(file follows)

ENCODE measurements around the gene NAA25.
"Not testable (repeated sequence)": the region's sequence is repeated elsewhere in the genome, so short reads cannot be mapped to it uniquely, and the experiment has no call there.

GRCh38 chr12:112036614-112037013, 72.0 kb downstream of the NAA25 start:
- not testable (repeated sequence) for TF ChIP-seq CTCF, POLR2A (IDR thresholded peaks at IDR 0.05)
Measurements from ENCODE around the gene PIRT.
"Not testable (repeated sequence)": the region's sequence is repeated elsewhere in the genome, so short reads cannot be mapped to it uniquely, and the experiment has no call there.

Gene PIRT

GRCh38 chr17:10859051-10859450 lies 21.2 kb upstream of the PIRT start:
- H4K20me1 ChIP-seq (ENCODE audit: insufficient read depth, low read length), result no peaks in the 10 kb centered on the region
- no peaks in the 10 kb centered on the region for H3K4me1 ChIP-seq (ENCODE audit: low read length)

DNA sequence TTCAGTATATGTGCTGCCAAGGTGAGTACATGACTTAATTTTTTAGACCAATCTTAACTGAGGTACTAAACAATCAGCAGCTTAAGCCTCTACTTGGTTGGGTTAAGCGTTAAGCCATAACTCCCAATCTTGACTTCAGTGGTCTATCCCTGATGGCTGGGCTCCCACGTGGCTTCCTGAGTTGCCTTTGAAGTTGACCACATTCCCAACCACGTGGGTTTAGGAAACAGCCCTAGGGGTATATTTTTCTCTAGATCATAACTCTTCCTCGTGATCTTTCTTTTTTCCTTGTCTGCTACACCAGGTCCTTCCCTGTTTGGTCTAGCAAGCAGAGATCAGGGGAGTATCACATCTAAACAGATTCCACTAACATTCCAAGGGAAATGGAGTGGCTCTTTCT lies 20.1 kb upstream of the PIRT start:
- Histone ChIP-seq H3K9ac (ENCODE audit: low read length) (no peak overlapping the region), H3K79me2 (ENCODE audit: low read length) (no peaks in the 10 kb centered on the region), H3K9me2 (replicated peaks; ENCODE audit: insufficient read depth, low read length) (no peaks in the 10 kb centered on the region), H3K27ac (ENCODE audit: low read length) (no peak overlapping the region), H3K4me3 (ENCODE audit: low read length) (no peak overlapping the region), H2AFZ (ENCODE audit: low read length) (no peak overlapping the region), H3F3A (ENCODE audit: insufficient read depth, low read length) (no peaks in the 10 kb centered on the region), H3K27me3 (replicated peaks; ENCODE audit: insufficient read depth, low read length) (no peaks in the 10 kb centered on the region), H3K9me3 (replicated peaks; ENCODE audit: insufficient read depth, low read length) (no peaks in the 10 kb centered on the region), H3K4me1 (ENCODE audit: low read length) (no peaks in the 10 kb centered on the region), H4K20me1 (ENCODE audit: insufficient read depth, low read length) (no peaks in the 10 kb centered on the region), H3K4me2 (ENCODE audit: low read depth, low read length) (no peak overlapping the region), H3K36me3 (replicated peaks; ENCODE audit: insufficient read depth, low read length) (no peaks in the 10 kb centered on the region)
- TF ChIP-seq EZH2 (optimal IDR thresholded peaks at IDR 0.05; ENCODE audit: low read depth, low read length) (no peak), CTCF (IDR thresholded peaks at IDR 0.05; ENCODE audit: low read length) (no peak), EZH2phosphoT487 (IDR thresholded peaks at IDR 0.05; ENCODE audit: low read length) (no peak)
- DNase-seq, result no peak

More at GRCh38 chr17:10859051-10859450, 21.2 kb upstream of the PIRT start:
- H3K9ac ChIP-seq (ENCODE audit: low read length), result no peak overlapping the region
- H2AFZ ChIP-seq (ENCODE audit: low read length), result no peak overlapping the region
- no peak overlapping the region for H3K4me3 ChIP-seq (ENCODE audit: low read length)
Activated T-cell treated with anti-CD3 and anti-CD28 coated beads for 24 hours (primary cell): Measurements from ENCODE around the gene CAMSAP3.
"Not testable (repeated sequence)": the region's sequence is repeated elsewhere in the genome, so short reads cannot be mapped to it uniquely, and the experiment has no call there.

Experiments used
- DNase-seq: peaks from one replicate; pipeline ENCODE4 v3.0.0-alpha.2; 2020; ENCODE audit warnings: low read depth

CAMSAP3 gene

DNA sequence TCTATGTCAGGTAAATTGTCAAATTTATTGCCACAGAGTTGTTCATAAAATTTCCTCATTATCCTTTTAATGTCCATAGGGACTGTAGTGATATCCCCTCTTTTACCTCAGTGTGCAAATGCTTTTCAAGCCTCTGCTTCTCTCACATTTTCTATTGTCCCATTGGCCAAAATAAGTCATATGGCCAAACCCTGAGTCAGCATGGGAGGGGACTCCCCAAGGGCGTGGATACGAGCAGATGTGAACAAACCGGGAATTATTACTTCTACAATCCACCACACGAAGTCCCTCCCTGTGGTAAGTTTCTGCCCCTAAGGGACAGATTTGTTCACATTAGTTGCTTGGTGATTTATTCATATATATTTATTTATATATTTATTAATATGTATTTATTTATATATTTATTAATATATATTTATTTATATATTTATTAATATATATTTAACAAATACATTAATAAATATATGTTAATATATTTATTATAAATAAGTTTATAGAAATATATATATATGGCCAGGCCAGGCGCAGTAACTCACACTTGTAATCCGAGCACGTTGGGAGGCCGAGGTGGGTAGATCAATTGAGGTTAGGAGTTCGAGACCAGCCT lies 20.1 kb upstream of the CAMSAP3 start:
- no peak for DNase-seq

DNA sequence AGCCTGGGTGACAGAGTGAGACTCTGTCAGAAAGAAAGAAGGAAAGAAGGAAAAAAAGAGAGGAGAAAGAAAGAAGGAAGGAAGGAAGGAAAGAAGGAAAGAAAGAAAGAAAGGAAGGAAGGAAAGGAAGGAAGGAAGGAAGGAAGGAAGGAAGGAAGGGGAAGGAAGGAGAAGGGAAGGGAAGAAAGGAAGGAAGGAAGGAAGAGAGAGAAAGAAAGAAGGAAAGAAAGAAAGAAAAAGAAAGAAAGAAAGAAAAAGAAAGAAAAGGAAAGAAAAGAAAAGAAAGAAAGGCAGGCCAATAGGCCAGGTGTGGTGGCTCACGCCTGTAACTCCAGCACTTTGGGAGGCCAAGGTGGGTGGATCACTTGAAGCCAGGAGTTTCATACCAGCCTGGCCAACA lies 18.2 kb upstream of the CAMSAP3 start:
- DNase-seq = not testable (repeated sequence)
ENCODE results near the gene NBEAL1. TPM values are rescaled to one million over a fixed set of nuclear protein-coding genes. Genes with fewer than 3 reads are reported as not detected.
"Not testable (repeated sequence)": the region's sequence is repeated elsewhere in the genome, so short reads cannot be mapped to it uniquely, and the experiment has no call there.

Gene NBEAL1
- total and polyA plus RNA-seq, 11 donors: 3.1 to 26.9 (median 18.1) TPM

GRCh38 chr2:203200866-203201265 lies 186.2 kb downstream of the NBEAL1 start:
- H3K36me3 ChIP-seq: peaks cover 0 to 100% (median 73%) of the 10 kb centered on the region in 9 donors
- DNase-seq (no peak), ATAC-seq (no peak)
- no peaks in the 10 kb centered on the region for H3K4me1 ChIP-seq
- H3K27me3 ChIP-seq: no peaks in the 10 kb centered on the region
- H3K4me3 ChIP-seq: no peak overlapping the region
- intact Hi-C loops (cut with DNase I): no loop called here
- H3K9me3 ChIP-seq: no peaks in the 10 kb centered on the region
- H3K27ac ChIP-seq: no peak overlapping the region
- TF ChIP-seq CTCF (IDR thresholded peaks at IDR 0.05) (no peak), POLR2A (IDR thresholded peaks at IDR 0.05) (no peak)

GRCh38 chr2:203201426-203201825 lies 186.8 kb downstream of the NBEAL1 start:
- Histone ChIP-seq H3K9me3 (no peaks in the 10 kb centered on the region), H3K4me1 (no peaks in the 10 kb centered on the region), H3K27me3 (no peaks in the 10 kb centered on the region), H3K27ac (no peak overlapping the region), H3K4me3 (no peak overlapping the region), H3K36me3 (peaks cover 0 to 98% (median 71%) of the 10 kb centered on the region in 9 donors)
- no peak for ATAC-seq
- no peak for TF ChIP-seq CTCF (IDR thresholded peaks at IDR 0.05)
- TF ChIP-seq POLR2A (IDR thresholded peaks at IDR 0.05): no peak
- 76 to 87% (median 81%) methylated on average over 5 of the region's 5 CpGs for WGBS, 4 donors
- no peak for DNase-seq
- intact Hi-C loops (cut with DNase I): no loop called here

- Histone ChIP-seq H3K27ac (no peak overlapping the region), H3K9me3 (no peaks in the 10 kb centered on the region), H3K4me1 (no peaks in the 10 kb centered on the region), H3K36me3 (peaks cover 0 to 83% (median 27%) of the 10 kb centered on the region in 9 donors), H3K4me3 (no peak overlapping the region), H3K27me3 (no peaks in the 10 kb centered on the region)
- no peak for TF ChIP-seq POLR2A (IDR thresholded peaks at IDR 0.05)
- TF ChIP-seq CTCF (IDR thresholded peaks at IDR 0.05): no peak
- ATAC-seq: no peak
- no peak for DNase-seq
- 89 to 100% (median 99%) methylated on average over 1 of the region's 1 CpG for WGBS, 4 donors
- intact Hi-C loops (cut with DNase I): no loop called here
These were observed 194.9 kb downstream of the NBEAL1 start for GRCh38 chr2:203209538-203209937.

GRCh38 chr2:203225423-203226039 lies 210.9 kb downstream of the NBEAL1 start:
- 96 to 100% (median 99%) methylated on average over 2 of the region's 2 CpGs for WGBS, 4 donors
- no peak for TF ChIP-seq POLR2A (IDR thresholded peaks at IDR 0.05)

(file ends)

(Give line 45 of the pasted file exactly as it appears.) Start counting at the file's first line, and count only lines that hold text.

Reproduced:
- no peak for TF ChIP-seq CTCF (IDR thresholded peaks at IDR 0.05)